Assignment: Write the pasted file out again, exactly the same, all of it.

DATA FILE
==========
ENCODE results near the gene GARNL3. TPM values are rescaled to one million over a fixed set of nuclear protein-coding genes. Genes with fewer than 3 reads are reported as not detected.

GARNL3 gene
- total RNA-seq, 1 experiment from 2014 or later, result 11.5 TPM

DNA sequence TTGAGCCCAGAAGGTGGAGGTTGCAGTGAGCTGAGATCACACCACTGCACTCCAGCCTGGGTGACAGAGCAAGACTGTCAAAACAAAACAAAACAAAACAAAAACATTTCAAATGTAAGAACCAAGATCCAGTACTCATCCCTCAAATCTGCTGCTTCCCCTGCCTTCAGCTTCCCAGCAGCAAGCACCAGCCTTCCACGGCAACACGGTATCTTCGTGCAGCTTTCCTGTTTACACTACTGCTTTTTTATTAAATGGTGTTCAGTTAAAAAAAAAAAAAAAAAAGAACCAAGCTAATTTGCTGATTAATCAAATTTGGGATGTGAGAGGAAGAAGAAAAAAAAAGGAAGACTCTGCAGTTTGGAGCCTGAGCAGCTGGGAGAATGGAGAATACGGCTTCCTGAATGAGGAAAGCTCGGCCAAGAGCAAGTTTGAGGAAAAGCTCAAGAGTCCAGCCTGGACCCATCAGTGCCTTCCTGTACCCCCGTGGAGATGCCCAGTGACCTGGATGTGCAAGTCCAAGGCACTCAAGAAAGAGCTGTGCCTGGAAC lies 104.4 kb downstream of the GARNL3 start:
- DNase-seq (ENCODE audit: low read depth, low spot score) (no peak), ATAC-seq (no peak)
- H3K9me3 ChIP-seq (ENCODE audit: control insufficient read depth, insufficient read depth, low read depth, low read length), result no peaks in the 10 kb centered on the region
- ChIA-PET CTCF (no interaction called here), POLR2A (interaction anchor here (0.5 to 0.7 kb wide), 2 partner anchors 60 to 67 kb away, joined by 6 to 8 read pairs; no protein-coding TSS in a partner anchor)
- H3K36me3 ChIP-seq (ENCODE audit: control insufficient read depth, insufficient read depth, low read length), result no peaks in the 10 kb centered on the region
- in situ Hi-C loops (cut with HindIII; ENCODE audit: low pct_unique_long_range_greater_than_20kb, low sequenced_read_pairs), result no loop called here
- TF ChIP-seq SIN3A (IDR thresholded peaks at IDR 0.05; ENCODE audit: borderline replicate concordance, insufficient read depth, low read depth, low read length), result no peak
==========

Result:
ENCODE results near the gene GARNL3. TPM values are rescaled to one million over a fixed set of nuclear protein-coding genes. Genes with fewer than 3 reads are reported as not detected.

GARNL3 gene
- total RNA-seq, 1 experiment from 2014 or later, result 11.5 TPM

DNA sequence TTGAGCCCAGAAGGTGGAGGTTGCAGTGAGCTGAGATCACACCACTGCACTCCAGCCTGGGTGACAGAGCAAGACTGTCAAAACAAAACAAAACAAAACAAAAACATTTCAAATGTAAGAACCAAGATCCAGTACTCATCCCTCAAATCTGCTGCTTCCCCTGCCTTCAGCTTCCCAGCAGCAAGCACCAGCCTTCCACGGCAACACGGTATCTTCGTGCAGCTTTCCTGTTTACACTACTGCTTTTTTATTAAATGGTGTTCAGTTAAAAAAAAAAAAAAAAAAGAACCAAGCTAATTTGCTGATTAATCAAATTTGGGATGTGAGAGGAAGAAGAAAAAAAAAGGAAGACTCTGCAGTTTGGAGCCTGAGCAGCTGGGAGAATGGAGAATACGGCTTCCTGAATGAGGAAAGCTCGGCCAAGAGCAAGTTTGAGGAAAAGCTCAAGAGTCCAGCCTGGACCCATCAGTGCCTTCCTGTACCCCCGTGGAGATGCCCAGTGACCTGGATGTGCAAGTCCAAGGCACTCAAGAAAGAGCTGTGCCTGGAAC lies 104.4 kb downstream of the GARNL3 start:
- DNase-seq (ENCODE audit: low read depth, low spot score) (no peak), ATAC-seq (no peak)
- H3K9me3 ChIP-seq (ENCODE audit: control insufficient read depth, insufficient read depth, low read depth, low read length), result no peaks in the 10 kb centered on the region
- ChIA-PET CTCF (no interaction called here), POLR2A (interaction anchor here (0.5 to 0.7 kb wide), 2 partner anchors 60 to 67 kb away, joined by 6 to 8 read pairs; no protein-coding TSS in a partner anchor)
- H3K36me3 ChIP-seq (ENCODE audit: control insufficient read depth, insufficient read depth, low read length), result no peaks in the 10 kb centered on the region
- in situ Hi-C loops (cut with HindIII; ENCODE audit: low pct_unique_long_range_greater_than_20kb, low sequenced_read_pairs), result no loop called here
- TF ChIP-seq SIN3A (IDR thresholded peaks at IDR 0.05; ENCODE audit: borderline replicate concordance, insufficient read depth, low read depth, low read length), result no peak